Rule number:  Hits: 1197330  Ignore this line as it counts non-matched lines I dont want to filter with additional conditions and added time processing
 Rule number: 2 Hits: 9
 Rule number: 5 Hits: 366
 Rule number: 11 Hits: 12296
 Rule number: 9 Hits: 14457
 Rule number: 0 Hits: 17094
 Rule number: 1 Hits: 44066
 Rule number: 7 Hits: 233643
 Rule number: 10 Hits: 366275
 Rule number: 6 Hits: 424639 
Update 2012 Below is the script to use Rule ID instead of Rule sequential numbers – this way changing rules order will not affect statistics. The script matches also non-security rules – e.g. email session id, that are a bit shorter then Rule ID, but I didn’t want to slow down the processing with additional formatting .
awk -F\; ' {match($0,/{([[:print:]]+)}/,rules);rule_count[rules[1]]++} END {for (rule_number in rule_count) print " Rule number: " rule_number " Hits: " rule_count[rule_number]}' ./fw.log.txt | sort -n -k5
Rule number: D199972C-ED3E-4EB4-8B83-813333156D18 Hits: 175
 Rule number: 85A905A7-951E-4100-A4BA-E13333151D29 Hits: 219
 Rule number: 81333316-E942-4313-BB7D-E1333315802F Hits: 1519
 Rule number: 71333215-2DB5-4A3A-95BC-5080AD0F5564 Hits: 2298
 Rule number: 11331315-AE52-44E0-A42A-711029B5768E Hits: 3755
 Rule number: 01333315-D290-4B05-AFE7-23BF24D889FF Hits: 4116
 Rule number: 121FA62F-3885-4328-8090-BF1333315eB1 Hits: 399793
 Rule number: FE40E076-BAEB-4979-8E41-5EF1333315e6 Hits: 440101
 Rule number: BB3F6772-4D38-4D5A-952A-301333315de8 Hits: 1354341
Running time for a file of 900 Mb with 4.7 million records
real    5m50.287s
user    4m22.890s
sys     0m3.190s

Time-based access limiting on Checkpoint or any Linux for that matter

Time-based access-lists in Cisco world are available since … last century for sure. But is it possible that Linux doesn’t have anything like that ? No way – of course it can do and do it better. Here is how .
Access control based on time of the day is available via pam module, and as almost all software today supports working with pam modules, it means it is available universally.
Steps to do it are these:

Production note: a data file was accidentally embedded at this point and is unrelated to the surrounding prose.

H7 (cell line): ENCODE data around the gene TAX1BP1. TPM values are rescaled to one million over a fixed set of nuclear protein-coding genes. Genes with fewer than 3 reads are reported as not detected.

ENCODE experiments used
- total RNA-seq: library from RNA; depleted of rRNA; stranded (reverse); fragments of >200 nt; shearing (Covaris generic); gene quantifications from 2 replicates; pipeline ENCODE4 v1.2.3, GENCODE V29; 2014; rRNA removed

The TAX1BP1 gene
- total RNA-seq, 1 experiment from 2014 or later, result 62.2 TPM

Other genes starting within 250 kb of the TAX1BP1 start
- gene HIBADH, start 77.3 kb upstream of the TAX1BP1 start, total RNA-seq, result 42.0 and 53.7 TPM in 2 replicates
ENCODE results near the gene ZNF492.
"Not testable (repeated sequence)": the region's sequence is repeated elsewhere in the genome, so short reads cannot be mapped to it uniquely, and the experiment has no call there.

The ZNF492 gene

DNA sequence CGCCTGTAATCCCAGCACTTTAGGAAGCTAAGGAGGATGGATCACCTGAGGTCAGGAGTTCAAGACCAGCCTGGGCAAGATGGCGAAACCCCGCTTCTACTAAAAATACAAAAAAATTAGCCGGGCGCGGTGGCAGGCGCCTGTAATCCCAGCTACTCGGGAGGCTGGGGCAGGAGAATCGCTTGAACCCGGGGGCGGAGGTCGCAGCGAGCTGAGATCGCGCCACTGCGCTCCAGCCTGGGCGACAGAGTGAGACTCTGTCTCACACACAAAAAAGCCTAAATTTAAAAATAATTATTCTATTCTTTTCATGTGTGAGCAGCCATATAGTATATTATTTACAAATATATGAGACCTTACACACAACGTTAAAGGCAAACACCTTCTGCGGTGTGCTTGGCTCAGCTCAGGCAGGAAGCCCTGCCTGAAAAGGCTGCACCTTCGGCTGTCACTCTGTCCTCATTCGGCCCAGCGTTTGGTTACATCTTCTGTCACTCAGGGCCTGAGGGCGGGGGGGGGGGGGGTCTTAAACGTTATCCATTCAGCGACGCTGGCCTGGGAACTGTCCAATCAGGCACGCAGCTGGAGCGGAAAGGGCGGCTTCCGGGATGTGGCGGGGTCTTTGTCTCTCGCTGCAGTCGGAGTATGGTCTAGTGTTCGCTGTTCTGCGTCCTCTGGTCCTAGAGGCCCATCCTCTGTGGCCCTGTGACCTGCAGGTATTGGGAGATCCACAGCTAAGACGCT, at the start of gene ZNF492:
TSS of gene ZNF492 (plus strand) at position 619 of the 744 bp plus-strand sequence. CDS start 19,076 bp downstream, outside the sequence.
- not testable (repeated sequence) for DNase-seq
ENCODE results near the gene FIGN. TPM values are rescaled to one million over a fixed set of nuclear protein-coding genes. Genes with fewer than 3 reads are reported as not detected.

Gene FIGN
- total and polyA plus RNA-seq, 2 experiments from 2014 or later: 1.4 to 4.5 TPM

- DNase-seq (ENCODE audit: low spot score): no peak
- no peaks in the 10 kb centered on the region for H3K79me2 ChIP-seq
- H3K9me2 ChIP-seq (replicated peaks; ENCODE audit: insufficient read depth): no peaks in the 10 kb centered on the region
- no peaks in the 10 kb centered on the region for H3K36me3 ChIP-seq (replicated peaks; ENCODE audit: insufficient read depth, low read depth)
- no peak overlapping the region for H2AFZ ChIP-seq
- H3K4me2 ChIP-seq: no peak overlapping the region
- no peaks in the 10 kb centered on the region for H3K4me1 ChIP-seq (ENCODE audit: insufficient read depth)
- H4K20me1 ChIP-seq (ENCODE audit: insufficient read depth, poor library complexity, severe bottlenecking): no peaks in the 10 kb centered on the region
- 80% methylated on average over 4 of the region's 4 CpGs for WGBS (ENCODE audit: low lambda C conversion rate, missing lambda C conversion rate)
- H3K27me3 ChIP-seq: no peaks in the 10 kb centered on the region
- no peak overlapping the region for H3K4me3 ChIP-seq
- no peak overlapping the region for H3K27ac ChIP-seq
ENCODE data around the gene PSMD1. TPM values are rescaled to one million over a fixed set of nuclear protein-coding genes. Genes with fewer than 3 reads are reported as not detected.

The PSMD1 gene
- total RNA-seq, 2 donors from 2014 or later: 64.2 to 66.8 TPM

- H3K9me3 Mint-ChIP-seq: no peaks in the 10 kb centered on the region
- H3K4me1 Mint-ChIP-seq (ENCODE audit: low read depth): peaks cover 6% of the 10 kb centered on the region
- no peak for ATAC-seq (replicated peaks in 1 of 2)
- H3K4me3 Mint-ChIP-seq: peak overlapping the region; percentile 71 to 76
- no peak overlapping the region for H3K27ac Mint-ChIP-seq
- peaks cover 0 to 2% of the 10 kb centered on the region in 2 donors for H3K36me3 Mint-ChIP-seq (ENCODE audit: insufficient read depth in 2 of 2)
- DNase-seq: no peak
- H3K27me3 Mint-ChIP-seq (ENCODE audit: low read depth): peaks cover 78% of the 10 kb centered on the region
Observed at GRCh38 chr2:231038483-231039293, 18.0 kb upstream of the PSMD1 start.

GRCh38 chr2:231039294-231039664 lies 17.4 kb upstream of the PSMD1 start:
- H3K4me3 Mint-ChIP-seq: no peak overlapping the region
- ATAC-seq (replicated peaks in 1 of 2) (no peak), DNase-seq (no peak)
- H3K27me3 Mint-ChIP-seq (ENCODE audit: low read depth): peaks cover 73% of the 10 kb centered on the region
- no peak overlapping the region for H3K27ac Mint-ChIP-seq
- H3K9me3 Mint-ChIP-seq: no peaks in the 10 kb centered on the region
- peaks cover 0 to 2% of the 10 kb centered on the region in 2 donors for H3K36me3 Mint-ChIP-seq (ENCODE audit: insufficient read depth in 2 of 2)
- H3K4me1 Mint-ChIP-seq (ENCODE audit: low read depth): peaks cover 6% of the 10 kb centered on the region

• Enable pam_time.so module for the software of interest in its config file in /etc/pam.d ;
  • Configure time range(s) when this service is accepting connections using file /etc/security/time.conf
  • Most probably restart the service and we are set.
  • E.g. Let’s restrict user ftp_user so that it is able to connect to vsftpd daemon only during working hours of the weekdays.
    – Add to file /etc/pam.d/vsftpd the following line
    account required /lib/security/pam_time.so
    – Set time limits in /etc/security/time.conf with this line
    – Restart vsftpd to force it using pam_time.so module (need to do it just first time)
    #service vsftpd restart
    And now during the off-limit hours the ftp_user will not be able to connect by FTP, that is it .

    For Checkpoint all the above holds true, but as you don’t have much servers there , the most probable candidate for such restrictions is ssh daemon. For example firewall that the client has access by ssh to it as well – while mail alerts for such access (see Mail alert on ssh access in Checkpoint) will warn me about such access, it does me no good if someone on client side accesses the firewall at 02:00 am at night and I get alert . But if it happens during working hours only, I can see such alert and act in real time.
    Example for limiting ssh access to the firewall to working hours only.
    /etc/security/time.conf :
    /etc/pam.d/sshd :
    account required /lib/security/pam_time.so

Set NTP time source on Checkpoint to have correct log timestamps